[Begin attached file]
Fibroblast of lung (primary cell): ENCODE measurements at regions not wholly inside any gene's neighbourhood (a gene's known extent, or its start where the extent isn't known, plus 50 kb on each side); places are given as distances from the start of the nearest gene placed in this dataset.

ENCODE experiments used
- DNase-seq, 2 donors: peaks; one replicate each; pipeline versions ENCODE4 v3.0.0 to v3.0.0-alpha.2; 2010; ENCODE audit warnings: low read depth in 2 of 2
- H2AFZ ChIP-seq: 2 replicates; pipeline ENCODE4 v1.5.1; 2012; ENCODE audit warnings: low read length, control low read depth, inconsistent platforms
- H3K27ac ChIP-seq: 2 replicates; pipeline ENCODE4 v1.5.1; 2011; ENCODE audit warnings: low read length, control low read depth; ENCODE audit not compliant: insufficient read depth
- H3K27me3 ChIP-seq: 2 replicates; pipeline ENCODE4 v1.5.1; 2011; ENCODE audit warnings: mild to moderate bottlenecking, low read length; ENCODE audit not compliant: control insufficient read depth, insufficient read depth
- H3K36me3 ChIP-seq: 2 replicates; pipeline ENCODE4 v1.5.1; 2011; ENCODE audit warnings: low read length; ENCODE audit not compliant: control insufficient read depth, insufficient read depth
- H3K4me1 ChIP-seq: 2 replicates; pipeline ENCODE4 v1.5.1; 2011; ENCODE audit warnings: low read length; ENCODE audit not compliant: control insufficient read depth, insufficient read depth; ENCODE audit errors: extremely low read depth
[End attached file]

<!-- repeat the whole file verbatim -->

Fibroblast of lung (primary cell): ENCODE measurements at regions not wholly inside any gene's neighbourhood (a gene's known extent, or its start where the extent isn't known, plus 50 kb on each side); places are given as distances from the start of the nearest gene placed in this dataset.

ENCODE experiments used
- DNase-seq, 2 donors: peaks; one replicate each; pipeline versions ENCODE4 v3.0.0 to v3.0.0-alpha.2; 2010; ENCODE audit warnings: low read depth in 2 of 2
- H2AFZ ChIP-seq: 2 replicates; pipeline ENCODE4 v1.5.1; 2012; ENCODE audit warnings: low read length, control low read depth, inconsistent platforms
- H3K27ac ChIP-seq: 2 replicates; pipeline ENCODE4 v1.5.1; 2011; ENCODE audit warnings: low read length, control low read depth; ENCODE audit not compliant: insufficient read depth
- H3K27me3 ChIP-seq: 2 replicates; pipeline ENCODE4 v1.5.1; 2011; ENCODE audit warnings: mild to moderate bottlenecking, low read length; ENCODE audit not compliant: control insufficient read depth, insufficient read depth
- H3K36me3 ChIP-seq: 2 replicates; pipeline ENCODE4 v1.5.1; 2011; ENCODE audit warnings: low read length; ENCODE audit not compliant: control insufficient read depth, insufficient read depth
- H3K4me1 ChIP-seq: 2 replicates; pipeline ENCODE4 v1.5.1; 2011; ENCODE audit warnings: low read length; ENCODE audit not compliant: control insufficient read depth, insufficient read depth; ENCODE audit errors: extremely low read depth